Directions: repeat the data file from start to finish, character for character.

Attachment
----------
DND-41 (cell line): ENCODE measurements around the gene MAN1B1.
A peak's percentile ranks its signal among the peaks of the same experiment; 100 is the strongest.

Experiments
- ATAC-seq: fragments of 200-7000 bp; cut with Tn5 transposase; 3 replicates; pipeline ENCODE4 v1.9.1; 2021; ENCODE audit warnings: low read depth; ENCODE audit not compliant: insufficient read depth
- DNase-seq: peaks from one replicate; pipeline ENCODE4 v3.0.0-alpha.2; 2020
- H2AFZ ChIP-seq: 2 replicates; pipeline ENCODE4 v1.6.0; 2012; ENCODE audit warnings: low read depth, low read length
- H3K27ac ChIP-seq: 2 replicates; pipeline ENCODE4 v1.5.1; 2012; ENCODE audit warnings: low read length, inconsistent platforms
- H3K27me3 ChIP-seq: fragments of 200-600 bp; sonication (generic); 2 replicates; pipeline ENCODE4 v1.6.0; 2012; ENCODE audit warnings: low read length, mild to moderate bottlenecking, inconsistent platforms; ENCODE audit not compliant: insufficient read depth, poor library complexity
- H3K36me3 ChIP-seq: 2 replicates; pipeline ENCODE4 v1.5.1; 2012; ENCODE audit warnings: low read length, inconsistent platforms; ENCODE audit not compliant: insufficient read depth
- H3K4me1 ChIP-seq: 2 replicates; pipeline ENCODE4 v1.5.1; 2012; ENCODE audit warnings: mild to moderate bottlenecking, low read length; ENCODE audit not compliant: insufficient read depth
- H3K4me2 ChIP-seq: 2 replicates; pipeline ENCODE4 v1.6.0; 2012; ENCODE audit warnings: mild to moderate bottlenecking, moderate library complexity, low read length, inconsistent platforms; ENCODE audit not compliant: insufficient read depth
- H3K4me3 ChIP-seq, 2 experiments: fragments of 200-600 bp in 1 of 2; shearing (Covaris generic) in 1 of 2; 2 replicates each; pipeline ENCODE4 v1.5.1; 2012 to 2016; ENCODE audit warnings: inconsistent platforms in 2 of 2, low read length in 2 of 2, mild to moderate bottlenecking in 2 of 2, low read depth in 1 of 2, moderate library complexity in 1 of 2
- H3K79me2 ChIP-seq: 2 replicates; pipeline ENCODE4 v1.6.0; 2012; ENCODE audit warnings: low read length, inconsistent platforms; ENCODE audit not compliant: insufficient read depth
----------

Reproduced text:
DND-41 (cell line): ENCODE measurements around the gene MAN1B1.
A peak's percentile ranks its signal among the peaks of the same experiment; 100 is the strongest.

Experiments
- ATAC-seq: fragments of 200-7000 bp; cut with Tn5 transposase; 3 replicates; pipeline ENCODE4 v1.9.1; 2021; ENCODE audit warnings: low read depth; ENCODE audit not compliant: insufficient read depth
- DNase-seq: peaks from one replicate; pipeline ENCODE4 v3.0.0-alpha.2; 2020
- H2AFZ ChIP-seq: 2 replicates; pipeline ENCODE4 v1.6.0; 2012; ENCODE audit warnings: low read depth, low read length
- H3K27ac ChIP-seq: 2 replicates; pipeline ENCODE4 v1.5.1; 2012; ENCODE audit warnings: low read length, inconsistent platforms
- H3K27me3 ChIP-seq: fragments of 200-600 bp; sonication (generic); 2 replicates; pipeline ENCODE4 v1.6.0; 2012; ENCODE audit warnings: low read length, mild to moderate bottlenecking, inconsistent platforms; ENCODE audit not compliant: insufficient read depth, poor library complexity
- H3K36me3 ChIP-seq: 2 replicates; pipeline ENCODE4 v1.5.1; 2012; ENCODE audit warnings: low read length, inconsistent platforms; ENCODE audit not compliant: insufficient read depth
- H3K4me1 ChIP-seq: 2 replicates; pipeline ENCODE4 v1.5.1; 2012; ENCODE audit warnings: mild to moderate bottlenecking, low read length; ENCODE audit not compliant: insufficient read depth
- H3K4me2 ChIP-seq: 2 replicates; pipeline ENCODE4 v1.6.0; 2012; ENCODE audit warnings: mild to moderate bottlenecking, moderate library complexity, low read length, inconsistent platforms; ENCODE audit not compliant: insufficient read depth
- H3K4me3 ChIP-seq, 2 experiments: fragments of 200-600 bp in 1 of 2; shearing (Covaris generic) in 1 of 2; 2 replicates each; pipeline ENCODE4 v1.5.1; 2012 to 2016; ENCODE audit warnings: inconsistent platforms in 2 of 2, low read length in 2 of 2, mild to moderate bottlenecking in 2 of 2, low read depth in 1 of 2, moderate library complexity in 1 of 2
- H3K79me2 ChIP-seq: 2 replicates; pipeline ENCODE4 v1.6.0; 2012; ENCODE audit warnings: low read length, inconsistent platforms; ENCODE audit not compliant: insufficient read depth